Hello to all the great parents out there who are all going through the bittersweet transition back to school! It’s day 4 for me of doing the early morning wake up and I’m still leaning heavily on my coffee to get us all out the door by 8am. My oldest child is in Kindergarten this year but since there is no bus service to her school, my 2 and 4 year old children have to be up, dressed, and fed too. (well, on second thought maybe they don’t have to be dressed and fed but they do have to be up which can be the biggest hurdle!)
As we all know, there are a myriad of schedule changes and adjustments that we have to make to ‘settle in ‘ to our new routines. What I can often lose sight of is that I am not the only one adjusting to ‘back to school’, my children are too! I’d like to offer a few suggestions as to how you can express understanding and support to your children as they navigate the changes that ‘back to school’ brings for them.
• By asking your child, “Tell me about your day” you are expressing interest as well as giving your child an opportunity to tell you ‘anything at all about the day.’ If your child needs prompting, you could ask
1. “What was the best part of your day?”
2. “What was the hardest part of your day?”
Demonstrate your genuine interest by making direct eye contact as you dialogue with your child.
• You could create a ‘Guessing Game’ by asking your child to draw a picture of the favorite part of the day. Your child could share the picture with other family members and have them guess as well.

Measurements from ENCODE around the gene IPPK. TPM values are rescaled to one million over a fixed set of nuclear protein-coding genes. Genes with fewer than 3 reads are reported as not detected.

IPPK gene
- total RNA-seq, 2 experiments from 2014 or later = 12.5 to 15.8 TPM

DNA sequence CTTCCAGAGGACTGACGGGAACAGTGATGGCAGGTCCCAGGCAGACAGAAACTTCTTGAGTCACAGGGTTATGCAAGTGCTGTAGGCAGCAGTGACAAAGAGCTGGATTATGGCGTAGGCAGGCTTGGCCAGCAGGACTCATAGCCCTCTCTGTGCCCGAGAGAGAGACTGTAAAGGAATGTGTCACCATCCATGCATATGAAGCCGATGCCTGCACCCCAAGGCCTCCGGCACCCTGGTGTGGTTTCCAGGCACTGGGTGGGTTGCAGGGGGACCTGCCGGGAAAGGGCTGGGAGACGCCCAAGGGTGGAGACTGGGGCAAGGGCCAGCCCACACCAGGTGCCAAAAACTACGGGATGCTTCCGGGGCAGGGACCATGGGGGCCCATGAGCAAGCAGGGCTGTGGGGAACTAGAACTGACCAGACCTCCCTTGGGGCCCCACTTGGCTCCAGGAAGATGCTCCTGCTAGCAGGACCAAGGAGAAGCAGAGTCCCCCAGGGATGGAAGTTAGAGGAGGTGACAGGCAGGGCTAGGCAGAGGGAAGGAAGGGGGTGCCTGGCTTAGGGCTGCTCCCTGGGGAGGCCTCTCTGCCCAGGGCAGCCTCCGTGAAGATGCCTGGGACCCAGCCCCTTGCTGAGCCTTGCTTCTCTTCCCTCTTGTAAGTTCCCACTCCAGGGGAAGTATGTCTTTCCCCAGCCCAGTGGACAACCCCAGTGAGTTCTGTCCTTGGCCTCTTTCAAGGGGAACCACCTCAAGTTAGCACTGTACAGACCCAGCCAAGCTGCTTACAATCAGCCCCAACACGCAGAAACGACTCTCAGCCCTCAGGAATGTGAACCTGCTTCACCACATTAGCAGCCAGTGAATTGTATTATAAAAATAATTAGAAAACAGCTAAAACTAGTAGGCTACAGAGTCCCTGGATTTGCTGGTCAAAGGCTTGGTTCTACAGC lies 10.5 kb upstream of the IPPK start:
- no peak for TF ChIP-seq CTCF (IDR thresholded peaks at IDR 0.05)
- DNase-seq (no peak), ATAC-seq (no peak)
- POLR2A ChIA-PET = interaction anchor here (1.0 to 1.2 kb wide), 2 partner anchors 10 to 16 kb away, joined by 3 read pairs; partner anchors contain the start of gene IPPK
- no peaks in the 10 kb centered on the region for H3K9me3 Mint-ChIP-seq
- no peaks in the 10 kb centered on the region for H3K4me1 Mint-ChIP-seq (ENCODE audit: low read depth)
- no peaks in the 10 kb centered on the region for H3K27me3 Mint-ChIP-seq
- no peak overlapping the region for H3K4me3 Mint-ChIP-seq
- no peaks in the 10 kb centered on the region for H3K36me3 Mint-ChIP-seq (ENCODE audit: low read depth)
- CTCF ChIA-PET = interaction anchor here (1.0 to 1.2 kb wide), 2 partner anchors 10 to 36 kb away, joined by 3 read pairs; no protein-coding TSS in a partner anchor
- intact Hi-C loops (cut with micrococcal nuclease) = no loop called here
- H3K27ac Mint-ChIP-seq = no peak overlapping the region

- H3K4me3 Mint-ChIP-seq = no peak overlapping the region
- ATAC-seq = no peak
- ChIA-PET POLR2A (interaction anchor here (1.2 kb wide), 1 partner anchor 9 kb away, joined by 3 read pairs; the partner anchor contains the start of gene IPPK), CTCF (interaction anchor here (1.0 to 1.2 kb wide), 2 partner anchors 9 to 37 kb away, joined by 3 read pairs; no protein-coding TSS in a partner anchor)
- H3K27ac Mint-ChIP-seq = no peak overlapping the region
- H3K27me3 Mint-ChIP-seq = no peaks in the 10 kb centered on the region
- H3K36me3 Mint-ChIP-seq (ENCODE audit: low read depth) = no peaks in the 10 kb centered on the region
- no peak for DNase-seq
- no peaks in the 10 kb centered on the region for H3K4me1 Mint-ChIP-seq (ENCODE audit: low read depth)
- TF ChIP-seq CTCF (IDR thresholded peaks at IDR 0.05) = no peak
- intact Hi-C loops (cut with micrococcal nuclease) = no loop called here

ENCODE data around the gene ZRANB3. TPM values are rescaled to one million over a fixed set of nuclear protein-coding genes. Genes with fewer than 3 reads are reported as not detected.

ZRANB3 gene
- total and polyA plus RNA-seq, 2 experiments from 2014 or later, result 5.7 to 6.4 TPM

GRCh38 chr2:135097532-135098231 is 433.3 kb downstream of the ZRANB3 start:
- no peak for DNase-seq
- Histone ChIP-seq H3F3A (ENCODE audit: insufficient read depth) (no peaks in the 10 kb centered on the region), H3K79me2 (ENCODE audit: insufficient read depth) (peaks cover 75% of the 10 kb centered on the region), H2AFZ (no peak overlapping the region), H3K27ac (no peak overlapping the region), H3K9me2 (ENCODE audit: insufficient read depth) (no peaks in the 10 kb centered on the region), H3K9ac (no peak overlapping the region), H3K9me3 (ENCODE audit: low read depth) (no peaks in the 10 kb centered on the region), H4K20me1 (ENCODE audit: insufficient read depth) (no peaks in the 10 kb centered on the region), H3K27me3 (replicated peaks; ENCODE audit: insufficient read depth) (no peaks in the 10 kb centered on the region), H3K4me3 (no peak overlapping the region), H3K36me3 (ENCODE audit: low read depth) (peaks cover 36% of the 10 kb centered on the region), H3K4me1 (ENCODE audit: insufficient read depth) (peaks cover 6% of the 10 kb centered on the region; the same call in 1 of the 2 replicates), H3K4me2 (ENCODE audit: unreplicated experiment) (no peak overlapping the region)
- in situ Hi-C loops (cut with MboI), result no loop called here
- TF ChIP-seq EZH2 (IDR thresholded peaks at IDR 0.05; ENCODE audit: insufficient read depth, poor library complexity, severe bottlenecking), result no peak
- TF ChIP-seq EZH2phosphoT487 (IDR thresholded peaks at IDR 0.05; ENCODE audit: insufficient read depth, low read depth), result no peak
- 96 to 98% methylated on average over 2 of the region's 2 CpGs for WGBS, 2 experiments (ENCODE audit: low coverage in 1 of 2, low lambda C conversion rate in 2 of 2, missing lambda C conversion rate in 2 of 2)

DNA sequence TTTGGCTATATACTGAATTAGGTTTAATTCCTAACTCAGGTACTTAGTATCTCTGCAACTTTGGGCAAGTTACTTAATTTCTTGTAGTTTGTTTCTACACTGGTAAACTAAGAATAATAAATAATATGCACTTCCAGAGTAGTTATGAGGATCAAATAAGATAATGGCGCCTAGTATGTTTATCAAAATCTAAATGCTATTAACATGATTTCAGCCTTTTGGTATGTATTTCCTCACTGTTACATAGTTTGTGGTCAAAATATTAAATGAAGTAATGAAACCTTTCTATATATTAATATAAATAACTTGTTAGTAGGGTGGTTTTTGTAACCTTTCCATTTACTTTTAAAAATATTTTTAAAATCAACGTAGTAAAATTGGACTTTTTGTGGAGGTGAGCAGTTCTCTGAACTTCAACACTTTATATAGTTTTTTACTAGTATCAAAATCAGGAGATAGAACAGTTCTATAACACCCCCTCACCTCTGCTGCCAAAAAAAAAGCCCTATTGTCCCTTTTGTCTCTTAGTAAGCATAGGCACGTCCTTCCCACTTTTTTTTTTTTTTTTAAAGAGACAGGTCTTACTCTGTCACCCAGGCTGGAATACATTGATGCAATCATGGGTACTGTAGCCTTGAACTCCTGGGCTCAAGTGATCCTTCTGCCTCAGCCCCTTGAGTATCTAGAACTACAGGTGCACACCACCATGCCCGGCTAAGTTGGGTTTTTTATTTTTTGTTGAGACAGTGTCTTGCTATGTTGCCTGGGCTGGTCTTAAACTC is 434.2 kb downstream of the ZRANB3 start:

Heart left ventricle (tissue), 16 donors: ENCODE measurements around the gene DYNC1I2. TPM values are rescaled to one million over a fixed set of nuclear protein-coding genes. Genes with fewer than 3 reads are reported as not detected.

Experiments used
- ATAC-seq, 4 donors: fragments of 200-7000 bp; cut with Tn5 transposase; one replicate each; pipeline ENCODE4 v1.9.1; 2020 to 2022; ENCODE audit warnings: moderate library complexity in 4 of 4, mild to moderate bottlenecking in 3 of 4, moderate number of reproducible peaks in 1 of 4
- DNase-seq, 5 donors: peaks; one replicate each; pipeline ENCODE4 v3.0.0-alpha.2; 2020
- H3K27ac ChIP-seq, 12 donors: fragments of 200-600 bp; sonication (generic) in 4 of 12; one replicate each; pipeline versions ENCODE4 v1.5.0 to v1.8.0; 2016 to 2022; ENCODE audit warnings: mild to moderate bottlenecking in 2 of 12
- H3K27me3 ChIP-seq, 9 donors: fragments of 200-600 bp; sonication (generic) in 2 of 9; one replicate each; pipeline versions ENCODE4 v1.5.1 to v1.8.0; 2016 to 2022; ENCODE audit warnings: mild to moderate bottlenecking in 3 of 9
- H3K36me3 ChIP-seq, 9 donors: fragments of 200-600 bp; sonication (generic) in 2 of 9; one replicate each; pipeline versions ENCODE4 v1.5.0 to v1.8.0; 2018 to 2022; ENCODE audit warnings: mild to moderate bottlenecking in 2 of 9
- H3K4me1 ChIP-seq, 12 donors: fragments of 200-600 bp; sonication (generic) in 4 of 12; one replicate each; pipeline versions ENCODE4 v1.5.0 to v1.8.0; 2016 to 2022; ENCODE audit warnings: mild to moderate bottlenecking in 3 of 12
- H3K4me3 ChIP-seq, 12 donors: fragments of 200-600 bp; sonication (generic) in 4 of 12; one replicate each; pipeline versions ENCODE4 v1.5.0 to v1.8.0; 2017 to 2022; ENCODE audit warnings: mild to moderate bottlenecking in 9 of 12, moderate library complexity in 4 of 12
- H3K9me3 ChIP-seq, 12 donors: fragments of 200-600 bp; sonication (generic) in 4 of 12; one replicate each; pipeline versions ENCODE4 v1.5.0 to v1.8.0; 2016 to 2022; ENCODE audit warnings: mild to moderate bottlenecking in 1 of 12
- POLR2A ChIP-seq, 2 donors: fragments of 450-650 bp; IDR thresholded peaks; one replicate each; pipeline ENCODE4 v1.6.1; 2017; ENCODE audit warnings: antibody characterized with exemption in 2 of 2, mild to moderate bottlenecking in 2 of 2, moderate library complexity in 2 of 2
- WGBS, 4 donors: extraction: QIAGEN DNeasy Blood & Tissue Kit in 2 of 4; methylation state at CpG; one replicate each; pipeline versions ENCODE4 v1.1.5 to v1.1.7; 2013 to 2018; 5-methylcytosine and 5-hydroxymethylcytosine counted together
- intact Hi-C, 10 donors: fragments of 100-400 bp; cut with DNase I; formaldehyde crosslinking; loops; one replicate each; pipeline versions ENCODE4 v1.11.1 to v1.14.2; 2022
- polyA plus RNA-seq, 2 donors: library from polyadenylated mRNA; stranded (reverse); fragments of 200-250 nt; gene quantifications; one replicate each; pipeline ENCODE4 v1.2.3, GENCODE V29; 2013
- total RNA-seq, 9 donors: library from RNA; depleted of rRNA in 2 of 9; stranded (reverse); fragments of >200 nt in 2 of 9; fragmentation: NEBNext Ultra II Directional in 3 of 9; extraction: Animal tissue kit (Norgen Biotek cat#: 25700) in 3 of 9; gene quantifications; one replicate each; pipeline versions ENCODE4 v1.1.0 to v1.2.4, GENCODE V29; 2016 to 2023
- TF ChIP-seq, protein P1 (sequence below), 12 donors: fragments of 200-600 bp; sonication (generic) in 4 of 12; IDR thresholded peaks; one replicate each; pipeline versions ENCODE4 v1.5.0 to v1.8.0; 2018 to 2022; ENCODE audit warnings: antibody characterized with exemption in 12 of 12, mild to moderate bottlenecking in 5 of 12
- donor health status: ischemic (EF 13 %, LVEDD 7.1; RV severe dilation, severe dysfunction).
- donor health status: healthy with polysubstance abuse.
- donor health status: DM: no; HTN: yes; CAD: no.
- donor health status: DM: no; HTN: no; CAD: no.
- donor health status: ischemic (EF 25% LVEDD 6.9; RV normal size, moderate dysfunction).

• During the first few days of school, teachers usually discuss “Classroom Rules.” Ask your child to name the rules. This would provide an opportunity for you to reinforce the same rules at home. In my child’s class they have a rhyme that we have adopted at home as well: “Obey-right away, all the way, with a good attitude, everyday”
• You may want to ask your child what they like about their teacher(s). You can reinforce the qualities mentioned and add some of your own.
• Sometimes children have a difficult time answering open ended questions. If this seems true for your child, try asking them questions that they can respond to on a scale of 0-10. “On a scale of 0-10 (0 you don’t like it at all, 10 you love it) how do you like riding the bus?” This will often make it easier for your child to answer the question and add details as they wish. You may want to draw a line with a and face at either end and have them mark where their feeling fall.
• Your child will be bringing home artwork and other work papers during the course of the school year. You may want to purchase a special, durable box to keep their work. At the end of the school year, your child could choose their favorite papers to keep in a special folder or box and save as a Keepsake. Your child may wish to decorate the box and keep it in a special place. This way, the favorite papers will be preserved.
I wish you all a smooth transition back to school. Be patient with yourself and your little ones as you each make adjustments to your lives. For more great ideas of ways to engage with your little ones visit http://www.productiveparenting.com/